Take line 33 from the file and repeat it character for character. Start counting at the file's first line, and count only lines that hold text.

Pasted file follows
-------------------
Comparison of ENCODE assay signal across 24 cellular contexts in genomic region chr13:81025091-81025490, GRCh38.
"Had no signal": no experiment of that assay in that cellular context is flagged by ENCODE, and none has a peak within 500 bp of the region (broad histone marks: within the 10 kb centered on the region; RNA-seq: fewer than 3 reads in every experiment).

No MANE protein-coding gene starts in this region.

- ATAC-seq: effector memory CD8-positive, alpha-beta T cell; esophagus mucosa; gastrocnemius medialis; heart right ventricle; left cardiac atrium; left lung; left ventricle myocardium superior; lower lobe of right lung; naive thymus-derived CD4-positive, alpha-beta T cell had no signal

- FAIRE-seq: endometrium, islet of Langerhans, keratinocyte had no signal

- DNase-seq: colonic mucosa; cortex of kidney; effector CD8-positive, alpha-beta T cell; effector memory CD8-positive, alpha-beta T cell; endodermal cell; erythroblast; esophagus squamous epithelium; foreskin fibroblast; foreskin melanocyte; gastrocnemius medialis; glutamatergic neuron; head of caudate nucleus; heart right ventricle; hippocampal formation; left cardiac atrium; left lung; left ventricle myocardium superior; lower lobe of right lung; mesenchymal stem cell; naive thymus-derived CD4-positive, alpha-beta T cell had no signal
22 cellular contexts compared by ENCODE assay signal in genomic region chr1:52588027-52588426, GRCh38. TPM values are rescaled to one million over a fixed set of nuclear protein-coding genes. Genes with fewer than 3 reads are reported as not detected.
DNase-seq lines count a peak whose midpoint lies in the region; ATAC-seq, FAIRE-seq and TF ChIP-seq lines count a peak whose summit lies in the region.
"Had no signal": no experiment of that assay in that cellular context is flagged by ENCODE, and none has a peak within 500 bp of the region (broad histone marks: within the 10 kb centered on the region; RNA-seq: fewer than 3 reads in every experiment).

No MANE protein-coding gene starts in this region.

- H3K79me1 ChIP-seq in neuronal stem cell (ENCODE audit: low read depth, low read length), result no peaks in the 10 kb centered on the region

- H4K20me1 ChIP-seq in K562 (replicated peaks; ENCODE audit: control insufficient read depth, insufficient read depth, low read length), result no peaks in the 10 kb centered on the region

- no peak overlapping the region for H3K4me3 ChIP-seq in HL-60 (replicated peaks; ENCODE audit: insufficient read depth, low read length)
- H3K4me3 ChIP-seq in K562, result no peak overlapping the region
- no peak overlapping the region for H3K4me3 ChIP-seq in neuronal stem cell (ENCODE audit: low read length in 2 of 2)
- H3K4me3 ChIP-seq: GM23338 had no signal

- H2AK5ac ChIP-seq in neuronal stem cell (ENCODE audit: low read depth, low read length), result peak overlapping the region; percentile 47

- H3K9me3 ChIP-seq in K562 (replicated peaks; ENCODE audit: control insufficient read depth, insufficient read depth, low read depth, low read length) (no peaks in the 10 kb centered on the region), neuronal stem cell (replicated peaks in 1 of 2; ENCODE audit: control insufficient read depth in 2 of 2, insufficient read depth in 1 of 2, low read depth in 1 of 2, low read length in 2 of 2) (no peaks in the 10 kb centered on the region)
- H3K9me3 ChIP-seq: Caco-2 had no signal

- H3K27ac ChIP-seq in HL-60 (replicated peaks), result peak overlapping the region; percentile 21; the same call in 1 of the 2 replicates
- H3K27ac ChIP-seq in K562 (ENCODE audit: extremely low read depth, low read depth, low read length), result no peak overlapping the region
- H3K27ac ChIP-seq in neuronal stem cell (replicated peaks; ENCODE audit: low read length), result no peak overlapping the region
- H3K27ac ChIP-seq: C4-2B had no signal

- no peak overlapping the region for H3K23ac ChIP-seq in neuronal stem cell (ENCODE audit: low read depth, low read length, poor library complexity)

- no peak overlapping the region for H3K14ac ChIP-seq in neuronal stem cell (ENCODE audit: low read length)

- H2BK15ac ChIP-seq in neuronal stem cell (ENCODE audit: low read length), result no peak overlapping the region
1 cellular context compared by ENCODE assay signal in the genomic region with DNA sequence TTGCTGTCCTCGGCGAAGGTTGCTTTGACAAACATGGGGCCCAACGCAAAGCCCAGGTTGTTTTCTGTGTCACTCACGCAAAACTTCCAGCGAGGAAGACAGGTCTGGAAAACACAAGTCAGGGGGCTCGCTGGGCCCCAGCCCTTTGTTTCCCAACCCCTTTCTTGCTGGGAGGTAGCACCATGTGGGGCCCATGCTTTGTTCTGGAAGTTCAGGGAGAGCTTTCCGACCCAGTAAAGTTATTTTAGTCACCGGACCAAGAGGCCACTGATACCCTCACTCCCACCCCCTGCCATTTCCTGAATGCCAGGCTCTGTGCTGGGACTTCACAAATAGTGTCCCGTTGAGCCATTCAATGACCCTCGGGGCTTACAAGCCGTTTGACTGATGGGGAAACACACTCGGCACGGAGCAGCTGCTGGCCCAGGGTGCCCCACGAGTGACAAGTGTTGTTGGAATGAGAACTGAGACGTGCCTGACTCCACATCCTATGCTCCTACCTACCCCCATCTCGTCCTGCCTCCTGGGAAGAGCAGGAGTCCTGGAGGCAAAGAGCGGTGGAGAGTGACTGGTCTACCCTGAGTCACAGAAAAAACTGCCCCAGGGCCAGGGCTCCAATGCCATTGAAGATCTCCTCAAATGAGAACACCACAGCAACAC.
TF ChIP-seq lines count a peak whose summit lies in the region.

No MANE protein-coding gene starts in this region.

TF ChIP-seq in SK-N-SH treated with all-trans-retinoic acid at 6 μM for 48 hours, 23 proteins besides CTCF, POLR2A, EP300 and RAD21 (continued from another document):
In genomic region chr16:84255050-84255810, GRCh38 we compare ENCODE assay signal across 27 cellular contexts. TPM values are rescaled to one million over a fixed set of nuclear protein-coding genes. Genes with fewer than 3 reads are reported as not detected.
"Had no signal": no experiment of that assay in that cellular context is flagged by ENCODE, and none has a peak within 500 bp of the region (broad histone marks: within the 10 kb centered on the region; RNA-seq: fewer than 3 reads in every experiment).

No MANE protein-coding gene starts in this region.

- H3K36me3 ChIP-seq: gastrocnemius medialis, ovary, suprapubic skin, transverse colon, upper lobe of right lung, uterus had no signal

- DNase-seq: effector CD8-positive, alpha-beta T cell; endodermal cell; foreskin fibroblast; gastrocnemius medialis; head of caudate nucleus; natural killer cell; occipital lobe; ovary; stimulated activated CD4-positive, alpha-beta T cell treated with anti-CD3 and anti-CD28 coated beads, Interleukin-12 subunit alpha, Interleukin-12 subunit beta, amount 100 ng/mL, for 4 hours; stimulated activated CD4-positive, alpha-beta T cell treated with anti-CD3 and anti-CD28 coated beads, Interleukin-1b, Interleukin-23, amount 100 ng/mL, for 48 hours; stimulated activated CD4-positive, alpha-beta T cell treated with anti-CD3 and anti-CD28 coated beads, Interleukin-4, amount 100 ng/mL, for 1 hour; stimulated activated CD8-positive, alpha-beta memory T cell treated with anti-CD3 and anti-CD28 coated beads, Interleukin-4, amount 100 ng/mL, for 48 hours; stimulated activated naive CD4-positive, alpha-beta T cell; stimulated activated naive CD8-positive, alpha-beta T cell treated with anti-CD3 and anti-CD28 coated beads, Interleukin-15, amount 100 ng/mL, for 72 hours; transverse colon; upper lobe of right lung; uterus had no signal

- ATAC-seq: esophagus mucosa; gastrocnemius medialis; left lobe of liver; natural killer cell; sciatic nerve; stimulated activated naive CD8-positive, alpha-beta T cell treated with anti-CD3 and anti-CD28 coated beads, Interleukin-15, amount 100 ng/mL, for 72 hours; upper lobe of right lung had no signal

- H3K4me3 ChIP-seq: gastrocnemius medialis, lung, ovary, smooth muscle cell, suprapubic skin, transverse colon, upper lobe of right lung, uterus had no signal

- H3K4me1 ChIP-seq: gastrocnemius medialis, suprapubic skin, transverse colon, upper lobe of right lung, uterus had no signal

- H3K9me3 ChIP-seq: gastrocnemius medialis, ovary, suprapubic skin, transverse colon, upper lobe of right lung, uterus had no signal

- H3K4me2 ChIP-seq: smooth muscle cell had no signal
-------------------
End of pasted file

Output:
No MANE protein-coding gene starts in this region.